Monday, May 13, 2013
Rathskeller Rye and Old Bernheim
The old Bernheim Distillery in Louisville was not one of the more treasured distilleries of its time. Operated by the Schenley company after prohibition, it was the home to IW Harper and Old Charter bourbons until it was torn down in 1991 to make way for the new Bernheim distillery which is now Heaven Hill.
The Bernheim distillery also made rye, which is popularly referred to as Cream of Kentucky rye, though it was a very limited release and most of the rye they made went into various blends (Schenley was one of the largest whiskey companies of the time).
Midway through the first decade of the twenty-first century, a number of Kentucky Bourbon Distillers independently bottled ryes distilled in the mid-1980s started appearing on the scene and making waves. There were Willett bottles by Doug Phillips, the Velvet Glove and Iron Fist Willetts that are still available in DC, the Red Hook Rye bottled for LeNells in Brooklyn and Rathskeller Rye, bottled exclusively for the Seelbach Hotel in Louisville. These were huge, spicy, cask strength ryes. They are without a doubt, some of the best ryes I've tasted.
Eventually, it came out that many and possibly all of these whiskeys had their origination at the Old Bernheim distillery. What they were doing to the rye at Old Bernheim in the 1980s, I don't know, but it was something amazing.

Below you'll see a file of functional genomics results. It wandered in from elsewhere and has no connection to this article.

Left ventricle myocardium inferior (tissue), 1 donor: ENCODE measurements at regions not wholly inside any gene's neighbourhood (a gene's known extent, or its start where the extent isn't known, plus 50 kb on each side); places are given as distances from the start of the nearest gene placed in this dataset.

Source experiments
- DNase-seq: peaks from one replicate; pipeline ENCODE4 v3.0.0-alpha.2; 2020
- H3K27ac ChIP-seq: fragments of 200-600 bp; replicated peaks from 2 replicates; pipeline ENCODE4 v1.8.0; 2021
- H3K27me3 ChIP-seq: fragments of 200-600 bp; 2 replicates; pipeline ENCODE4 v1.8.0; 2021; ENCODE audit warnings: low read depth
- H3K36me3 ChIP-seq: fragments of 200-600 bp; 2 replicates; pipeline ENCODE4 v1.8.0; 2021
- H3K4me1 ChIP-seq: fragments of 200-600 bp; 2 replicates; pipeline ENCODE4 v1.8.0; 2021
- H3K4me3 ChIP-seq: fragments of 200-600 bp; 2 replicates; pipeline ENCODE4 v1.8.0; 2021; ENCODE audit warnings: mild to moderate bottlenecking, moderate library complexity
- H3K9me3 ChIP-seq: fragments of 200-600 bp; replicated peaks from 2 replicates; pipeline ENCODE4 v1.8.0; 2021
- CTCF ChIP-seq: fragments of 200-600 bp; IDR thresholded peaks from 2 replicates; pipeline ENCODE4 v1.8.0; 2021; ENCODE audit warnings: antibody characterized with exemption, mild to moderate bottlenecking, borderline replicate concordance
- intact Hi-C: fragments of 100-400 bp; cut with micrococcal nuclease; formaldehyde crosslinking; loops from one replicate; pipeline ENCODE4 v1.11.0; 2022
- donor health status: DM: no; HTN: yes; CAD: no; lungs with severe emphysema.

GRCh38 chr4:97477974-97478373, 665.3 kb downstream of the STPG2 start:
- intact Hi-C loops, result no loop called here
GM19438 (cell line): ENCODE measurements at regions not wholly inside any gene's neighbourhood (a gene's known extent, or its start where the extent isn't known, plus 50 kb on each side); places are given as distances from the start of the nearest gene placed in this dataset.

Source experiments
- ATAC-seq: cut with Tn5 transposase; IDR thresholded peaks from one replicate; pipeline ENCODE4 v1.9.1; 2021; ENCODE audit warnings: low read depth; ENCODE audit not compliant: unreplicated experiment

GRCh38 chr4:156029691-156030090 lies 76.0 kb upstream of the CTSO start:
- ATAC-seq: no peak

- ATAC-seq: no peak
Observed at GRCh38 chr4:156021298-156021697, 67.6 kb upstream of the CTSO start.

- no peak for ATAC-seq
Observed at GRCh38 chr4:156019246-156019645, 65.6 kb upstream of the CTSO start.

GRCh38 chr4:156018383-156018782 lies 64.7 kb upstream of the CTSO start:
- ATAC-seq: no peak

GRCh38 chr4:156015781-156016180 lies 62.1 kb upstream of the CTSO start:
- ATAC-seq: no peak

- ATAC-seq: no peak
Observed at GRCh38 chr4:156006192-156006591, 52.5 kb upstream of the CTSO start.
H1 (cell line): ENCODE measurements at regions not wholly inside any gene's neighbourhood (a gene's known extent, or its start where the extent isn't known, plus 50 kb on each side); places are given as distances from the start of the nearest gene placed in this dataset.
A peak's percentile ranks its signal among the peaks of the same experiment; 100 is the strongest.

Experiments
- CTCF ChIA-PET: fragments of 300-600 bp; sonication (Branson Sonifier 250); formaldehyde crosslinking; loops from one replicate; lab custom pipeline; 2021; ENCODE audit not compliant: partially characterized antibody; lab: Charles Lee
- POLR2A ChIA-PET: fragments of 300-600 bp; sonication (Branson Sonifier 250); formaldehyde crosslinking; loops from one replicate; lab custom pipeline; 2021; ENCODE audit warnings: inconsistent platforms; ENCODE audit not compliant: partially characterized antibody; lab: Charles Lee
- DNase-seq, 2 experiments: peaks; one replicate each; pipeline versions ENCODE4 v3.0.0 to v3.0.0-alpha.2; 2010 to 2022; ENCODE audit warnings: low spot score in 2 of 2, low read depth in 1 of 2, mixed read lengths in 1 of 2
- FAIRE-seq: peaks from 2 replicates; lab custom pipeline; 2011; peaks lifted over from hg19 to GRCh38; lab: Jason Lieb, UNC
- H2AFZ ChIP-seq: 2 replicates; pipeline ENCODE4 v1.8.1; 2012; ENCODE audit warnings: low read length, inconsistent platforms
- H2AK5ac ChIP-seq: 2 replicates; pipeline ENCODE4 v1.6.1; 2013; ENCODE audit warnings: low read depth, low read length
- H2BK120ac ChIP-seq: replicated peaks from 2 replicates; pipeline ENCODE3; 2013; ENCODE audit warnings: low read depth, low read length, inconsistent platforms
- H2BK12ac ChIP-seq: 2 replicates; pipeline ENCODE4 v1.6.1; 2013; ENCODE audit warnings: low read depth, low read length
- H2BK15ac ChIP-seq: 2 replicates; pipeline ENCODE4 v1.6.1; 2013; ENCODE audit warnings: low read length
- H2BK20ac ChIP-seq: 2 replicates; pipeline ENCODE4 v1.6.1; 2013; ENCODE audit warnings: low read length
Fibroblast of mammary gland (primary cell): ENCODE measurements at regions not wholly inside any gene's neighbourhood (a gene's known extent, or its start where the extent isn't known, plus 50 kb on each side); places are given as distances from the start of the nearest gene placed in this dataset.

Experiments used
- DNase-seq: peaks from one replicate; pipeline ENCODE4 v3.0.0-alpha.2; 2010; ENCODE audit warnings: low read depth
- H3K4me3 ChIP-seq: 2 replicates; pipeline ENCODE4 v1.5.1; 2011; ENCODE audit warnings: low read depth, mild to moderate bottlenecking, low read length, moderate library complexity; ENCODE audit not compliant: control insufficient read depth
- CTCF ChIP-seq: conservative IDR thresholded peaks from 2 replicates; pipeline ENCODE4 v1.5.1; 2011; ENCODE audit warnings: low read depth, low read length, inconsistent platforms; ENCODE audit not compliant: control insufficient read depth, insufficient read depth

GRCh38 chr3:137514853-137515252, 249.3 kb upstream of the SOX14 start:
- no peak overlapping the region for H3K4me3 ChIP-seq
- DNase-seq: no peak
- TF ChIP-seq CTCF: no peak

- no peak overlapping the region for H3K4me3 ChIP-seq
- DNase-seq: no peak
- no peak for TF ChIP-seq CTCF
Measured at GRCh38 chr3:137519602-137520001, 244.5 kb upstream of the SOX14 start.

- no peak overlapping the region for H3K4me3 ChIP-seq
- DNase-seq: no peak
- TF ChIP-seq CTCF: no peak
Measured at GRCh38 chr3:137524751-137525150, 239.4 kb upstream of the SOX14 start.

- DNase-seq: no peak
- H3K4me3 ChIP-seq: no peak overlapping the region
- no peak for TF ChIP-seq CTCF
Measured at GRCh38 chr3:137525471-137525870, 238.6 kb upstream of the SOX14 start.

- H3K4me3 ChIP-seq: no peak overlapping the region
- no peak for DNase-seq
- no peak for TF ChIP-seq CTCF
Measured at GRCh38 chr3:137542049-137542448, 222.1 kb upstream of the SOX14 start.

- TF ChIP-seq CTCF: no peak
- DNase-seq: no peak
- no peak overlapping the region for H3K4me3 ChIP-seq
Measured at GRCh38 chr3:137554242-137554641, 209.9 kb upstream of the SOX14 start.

Today, I'll taste the Rathskeller rye, but you can see my previous notes for LeNells Red Hook Rye Barrel 3 and Barrel 4, the Willett Iron Fist and one of the Doug Phillips Willett Ryes on the LA Whiskey Society site.
Rathskeller Rye, 23 years old, distilled 1983, 68% abv
This has a really concentrated nose of sandalwood, molasses and brown sugar. It starts spicy and goes sweet. On the palate it's thick and syrupy with sandalwood, plenty of wood and sweet wine.
The finish has mulled wine spices and cloves.
This is really amazing stuff. It has a lot in common with the old Pennsylvania ryes I've tried, particularly the sandalwood notes. Unfortunately, the days of these ryes are numbered. Other than the Seelbach, there are bottles of this at a few prominent DC bars, including the Acadiana, Jack Rose and Bourbon DC, though it will cost you from $60 to $70 per glass. Still, one of those bars is your best bet, since it's pretty much impossible to buy a bottle.
Thanks to Jason Beatty for the sample and photo.